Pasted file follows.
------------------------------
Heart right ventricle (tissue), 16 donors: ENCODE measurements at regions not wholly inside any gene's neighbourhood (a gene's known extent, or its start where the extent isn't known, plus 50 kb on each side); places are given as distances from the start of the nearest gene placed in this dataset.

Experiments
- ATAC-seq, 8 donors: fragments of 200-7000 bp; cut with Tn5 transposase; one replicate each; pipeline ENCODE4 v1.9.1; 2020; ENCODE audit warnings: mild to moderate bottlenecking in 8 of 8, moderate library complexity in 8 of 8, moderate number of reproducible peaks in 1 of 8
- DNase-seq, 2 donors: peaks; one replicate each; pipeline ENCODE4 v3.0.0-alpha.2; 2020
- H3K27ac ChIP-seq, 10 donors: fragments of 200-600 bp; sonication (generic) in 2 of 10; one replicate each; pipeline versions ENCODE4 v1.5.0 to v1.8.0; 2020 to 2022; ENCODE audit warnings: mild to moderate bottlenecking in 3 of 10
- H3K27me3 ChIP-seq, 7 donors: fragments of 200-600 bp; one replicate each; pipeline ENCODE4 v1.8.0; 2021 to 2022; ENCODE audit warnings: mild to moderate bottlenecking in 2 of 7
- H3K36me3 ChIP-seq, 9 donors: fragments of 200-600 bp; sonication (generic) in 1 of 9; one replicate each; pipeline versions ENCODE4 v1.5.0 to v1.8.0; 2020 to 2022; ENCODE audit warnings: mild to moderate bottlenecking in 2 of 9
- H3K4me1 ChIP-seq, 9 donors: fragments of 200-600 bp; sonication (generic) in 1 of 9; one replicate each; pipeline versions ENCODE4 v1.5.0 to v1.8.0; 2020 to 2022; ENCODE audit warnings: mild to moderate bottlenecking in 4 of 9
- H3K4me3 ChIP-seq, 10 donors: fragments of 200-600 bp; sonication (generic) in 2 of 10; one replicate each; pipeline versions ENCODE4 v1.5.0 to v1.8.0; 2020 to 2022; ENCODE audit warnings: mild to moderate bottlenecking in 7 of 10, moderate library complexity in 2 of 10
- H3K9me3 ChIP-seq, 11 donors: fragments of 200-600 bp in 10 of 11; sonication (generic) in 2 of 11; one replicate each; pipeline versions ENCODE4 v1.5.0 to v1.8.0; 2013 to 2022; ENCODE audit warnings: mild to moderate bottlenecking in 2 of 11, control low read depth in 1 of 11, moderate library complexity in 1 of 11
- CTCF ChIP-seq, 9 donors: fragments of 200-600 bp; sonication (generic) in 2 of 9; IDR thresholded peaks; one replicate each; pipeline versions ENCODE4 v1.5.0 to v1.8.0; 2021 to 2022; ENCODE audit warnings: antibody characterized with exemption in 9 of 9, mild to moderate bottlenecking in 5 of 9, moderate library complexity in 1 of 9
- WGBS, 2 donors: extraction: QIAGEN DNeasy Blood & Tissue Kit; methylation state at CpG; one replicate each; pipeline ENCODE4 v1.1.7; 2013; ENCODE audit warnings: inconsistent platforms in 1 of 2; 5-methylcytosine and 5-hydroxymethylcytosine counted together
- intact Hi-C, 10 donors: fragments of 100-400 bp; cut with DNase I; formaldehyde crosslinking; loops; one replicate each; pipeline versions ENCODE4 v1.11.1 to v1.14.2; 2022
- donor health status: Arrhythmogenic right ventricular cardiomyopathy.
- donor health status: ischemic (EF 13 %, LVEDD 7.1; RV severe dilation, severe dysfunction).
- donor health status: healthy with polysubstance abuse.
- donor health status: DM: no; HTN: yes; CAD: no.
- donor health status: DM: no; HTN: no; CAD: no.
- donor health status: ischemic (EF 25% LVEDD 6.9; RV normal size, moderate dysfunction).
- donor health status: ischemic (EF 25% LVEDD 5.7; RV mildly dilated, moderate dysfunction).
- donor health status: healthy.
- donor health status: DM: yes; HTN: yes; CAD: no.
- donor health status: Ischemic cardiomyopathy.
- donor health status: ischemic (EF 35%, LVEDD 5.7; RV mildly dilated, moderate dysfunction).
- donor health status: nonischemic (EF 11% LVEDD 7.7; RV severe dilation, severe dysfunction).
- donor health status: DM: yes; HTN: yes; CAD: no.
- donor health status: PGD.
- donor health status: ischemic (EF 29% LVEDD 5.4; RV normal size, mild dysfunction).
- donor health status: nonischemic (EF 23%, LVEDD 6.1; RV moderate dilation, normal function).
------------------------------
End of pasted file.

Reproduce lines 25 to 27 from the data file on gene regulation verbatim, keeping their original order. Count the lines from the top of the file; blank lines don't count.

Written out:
- donor health status: nonischemic (EF 11% LVEDD 7.7; RV severe dilation, severe dysfunction).
- donor health status: DM: yes; HTN: yes; CAD: no.
- donor health status: PGD.